650 P.2d 707 (Idaho App. 1982), 13900, State v. Toohill
|Citation:||650 P.2d 707, 103 Idaho 565|
|Party Name:||STATE of Idaho, Plaintiff-Respondent, v. Phillip TOOHILL, Defendant-Appellant.|
|Attorney:||Charles H. Creason, Jr., Creason & Creason, Rupert, for defendant-appellant. David H. Leroy, Atty. Gen., Lynn E. Thomas, Sol. Gen., Timothy M. Walton, Deputy Atty. Gen., Boise, for plaintiff-respondent.|
|Judge Panel:||WALTERS, C. J., and SWANSTROM, J., concur.|
|Case Date:||September 08, 1982|
|Court:||Court of Appeals of Idaho|
This is an appeal from a sentence imposed for second degree burglary. We are asked to review (1) the adequacy of the presentence report, (2) the district court's refusal to retain jurisdiction for 120 days, and (3) the reasonableness of a five-year, indeterminate term. Issues of this type frequently arise in criminal cases assigned to the Court of Appeals. In this opinion, we state our general views on standards of appellate review of such issues; and we affirm the particular sentence imposed in this case.
Appellant contends that the pre-sentence report was deficient because it did not fully analyze his psychological condition, and because it did not set forth a positive plan of rehabilitation. However, appellant did not object to the adequacy of the report at the sentencing hearing. Consequently, the threshold question is whether the adequacy of a pre-sentence report can be challenged for the first time in the appellate court.
As a general rule, issues must be raised in a trial court in order to be considered on appeal. E.g., State v. Holt, 102 Idaho 44, 625 P.2d 398 (1981); State v. Sharp, 101 Idaho 498, 616 P.2d 1034 (1980). A limited exception to this rule applies to criminal cases where "fundamental error" is shown. State v. Garcia, 100 Idaho 108, 594 P.2d 146 (1979). "Fundamental error" denotes a denial of due process. Ordinarily, it refers to error which results in failure to afford the accused a fair trial. See, e.g., State v. LePage, 102 Idaho 387, 630 P.2d 674 (1981); State v. Baker, 103 Idaho 43, 644 P.2d 365 (Ct.App.1982).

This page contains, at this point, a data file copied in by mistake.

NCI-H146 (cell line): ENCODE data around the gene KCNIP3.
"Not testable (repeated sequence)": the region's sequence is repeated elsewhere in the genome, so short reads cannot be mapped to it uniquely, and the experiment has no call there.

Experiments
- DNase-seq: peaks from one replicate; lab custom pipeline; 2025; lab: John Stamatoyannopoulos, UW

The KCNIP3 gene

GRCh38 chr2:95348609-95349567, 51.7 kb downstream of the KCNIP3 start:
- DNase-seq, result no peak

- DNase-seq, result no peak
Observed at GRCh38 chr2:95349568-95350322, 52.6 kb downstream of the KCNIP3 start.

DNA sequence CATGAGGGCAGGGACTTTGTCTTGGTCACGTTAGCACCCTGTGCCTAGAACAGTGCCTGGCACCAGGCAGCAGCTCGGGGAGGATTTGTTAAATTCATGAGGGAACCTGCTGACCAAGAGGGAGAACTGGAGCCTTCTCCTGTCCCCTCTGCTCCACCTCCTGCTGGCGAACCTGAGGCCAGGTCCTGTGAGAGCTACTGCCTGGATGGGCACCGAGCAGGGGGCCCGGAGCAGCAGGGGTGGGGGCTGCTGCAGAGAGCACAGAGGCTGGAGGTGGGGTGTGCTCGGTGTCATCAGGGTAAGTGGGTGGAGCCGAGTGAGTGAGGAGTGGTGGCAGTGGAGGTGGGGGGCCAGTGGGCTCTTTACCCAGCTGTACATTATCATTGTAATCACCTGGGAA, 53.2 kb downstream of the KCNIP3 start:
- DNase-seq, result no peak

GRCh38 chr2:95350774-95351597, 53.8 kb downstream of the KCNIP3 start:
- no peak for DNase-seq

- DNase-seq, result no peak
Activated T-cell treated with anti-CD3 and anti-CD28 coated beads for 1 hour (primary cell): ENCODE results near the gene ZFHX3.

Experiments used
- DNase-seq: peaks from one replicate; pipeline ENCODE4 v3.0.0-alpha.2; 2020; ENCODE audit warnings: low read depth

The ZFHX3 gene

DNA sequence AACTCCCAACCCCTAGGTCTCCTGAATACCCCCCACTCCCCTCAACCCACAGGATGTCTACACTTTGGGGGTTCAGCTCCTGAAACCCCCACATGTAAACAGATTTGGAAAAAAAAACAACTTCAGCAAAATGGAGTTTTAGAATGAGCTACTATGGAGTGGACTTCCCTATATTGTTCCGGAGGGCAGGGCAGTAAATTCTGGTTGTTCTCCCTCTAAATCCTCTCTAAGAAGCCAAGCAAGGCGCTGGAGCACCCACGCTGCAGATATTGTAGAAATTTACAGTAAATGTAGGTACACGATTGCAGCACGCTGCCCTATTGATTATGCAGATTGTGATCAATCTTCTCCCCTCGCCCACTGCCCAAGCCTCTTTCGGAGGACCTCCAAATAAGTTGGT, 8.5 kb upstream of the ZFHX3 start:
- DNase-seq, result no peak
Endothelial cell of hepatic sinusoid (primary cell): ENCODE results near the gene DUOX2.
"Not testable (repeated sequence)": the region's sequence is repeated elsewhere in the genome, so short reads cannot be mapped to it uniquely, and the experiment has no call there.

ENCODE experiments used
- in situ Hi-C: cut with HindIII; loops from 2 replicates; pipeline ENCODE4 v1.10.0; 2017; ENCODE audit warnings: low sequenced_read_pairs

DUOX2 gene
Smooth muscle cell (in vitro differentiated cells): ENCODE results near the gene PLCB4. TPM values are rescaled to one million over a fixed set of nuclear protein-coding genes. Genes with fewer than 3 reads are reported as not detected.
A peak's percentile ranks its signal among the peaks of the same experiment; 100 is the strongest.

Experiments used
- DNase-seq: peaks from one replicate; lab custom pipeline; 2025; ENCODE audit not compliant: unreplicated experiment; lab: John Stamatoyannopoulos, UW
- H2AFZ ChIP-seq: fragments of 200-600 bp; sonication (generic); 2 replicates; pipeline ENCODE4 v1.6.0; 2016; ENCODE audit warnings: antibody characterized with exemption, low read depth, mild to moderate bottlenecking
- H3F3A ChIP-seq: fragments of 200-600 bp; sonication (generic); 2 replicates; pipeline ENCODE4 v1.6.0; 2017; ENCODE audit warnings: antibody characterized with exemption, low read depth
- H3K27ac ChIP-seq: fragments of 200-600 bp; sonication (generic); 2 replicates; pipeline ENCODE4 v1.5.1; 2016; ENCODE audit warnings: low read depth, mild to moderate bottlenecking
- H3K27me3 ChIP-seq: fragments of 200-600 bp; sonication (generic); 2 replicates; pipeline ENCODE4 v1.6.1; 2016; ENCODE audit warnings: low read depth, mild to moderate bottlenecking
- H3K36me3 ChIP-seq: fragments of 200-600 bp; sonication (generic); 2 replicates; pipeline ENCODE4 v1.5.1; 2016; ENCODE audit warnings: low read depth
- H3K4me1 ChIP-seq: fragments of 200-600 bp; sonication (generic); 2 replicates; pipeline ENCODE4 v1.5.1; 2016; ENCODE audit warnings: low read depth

We have not been cited, nor has our research disclosed, any case where the Idaho Supreme Court has extended the "fundamental error" doctrine beyond the adjudication of guilt, to the sentencing process. Rather, the Supreme Court--without discussing "fundamental error"--has declined to review assertions that pre-sentence reports were inadequate, where no objections had been made at the trial court level. E.g., State v. Thacker, 98 Idaho 369, 564 P.2d 1278 (1977); State v. Wallace, 98 Idaho 318, 563 P.2d 42 (1977).
We recognize that pre-sentence reports have a significant bearing upon sentencing decisions and upon appellate review of sentencing discretion. Our Supreme Court has established, by rule, the minimum requirements for pre-sentence reports. See I.C.R. 32(b) and its predecessor, I.C.R. 37, which applies to this case. The rule is there to be followed. Manifest disregard of the rule could not be countenanced on appeal without diminishing the reputation of the judicial process. Therefore, we believe that a case characterized by such disregard of the rule may be reviewed, despite lack of objection below, in order to protect the integrity of the courts. However, we will not review a contention, made for the first time on appeal, that compliance with the rule was simply inadequate--e.g., that the report should have developed a particular point further, or that certain information was [103 Idaho 567]